• Col Beausabre

    The problem is that there is no one organization within DOD whose mission is exclusively space (or cyber), it’s part of a whole list of missions for the other services and personnel assigned bring their organization’s viewpoint, biases and priorities with them when they are told “coordinate with the other services”. We tried the same thing with special ops and due to the infighting, duplication and rivalries, we had to establish a defacto sixth armed force, Special Operations Command.

  • Tom Billings

    Actually, it is long past the time when we should have had MilSpace out from under the USAF’s Air Staff. The Rumsfeld Report, in 2001, before 9/11, made it clear a newly separated service was needed, because MilSpace was being shorted. The Space Command budget has been a dipping well for the Air Staff for 15+ years by now, whenever they run short of money to keep more than 50% of their fighter squadrons combat ready.

    We should have *both* a “Space Guard”, to take care of one-stop-shop regulation and civilian affairs like orbital debris and rescues, and talking to other nations openly and intensely about spaceflight coordination activities, ….*and* a separate “Space Force” that will be far more tight-lipped. It will be needed to establish the *logistical* basis for keeping our MilSpace assets active as “force multipliers” here on Earth, and for expanding that role.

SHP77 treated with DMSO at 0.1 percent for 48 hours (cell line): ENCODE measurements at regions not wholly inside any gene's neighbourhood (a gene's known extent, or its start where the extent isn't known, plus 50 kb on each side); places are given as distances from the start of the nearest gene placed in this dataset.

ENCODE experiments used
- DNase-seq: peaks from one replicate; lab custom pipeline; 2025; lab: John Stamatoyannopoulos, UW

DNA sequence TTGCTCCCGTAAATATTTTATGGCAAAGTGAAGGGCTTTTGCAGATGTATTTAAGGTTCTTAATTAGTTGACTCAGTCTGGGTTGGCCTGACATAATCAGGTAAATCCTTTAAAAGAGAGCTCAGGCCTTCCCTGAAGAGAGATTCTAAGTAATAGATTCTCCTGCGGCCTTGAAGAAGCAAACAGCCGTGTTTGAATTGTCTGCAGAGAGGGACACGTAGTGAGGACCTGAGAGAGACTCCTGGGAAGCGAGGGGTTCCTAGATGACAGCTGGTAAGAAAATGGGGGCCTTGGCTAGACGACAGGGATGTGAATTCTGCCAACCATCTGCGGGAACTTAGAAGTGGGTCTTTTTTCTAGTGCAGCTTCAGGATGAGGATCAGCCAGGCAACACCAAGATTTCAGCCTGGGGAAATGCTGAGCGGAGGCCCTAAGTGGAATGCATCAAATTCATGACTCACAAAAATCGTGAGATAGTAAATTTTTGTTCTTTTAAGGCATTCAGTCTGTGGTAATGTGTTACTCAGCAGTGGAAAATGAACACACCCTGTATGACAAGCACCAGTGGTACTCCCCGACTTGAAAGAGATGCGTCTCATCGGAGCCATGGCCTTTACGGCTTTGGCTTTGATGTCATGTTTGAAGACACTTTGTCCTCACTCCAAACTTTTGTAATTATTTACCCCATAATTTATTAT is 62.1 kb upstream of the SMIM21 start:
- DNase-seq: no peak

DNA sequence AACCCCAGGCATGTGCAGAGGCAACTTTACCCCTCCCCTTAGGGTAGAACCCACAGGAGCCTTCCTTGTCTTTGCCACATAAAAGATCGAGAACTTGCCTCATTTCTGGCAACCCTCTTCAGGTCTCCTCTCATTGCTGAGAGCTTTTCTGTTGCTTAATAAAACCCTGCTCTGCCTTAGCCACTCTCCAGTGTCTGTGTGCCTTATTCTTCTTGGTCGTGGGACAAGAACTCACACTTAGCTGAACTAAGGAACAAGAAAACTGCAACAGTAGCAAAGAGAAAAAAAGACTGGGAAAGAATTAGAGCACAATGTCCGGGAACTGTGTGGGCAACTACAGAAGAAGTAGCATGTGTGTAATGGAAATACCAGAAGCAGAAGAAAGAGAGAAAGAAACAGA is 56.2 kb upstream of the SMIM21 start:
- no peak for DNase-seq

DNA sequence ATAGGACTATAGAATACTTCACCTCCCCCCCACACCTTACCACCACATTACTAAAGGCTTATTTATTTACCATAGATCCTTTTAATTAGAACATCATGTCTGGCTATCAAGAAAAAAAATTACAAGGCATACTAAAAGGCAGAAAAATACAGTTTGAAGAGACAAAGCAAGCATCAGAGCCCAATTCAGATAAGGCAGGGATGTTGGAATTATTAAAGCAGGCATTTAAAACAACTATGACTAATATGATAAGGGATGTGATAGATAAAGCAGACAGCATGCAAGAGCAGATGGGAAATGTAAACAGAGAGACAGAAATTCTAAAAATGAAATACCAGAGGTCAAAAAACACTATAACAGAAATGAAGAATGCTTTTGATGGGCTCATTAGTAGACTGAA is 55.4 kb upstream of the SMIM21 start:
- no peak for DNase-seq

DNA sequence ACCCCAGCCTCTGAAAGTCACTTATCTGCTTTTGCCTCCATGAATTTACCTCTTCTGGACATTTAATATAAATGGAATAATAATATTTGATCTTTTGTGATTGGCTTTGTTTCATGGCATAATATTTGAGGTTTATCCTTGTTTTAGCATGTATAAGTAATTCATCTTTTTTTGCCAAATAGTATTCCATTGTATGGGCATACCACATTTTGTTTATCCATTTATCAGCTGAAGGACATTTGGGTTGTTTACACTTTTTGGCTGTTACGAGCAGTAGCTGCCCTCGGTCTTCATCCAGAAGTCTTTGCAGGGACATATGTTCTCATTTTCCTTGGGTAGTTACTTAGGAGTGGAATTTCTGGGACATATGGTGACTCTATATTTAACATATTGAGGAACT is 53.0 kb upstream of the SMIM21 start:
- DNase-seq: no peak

That logistical basis has been ignored by the USAF Air Staff, by not funding a “responsive launch” program, to immediately (within 72 hours) replace assets that have been removed from service by hostile action or simple malfunction as tension builds around a conflict here on Earth. This would go hand in hand with smaller cheaper MilSpace assets that are yet stalled in the same bureaucratic tangle. DARPA is trying, but they are a “research only” group, that cannot fund any operational capability.

    “Responsive launch” will buy us time. It will not solve the problem as a whole, because it will simply transfer the current problem, of a few large and expensive targets, in the close confines of LEO, from the MilSpace assets themselves onto the vehicles performing “responsive launch”. By 2030 I would expect that the “responsive launch” vehicles themselves would be under threat.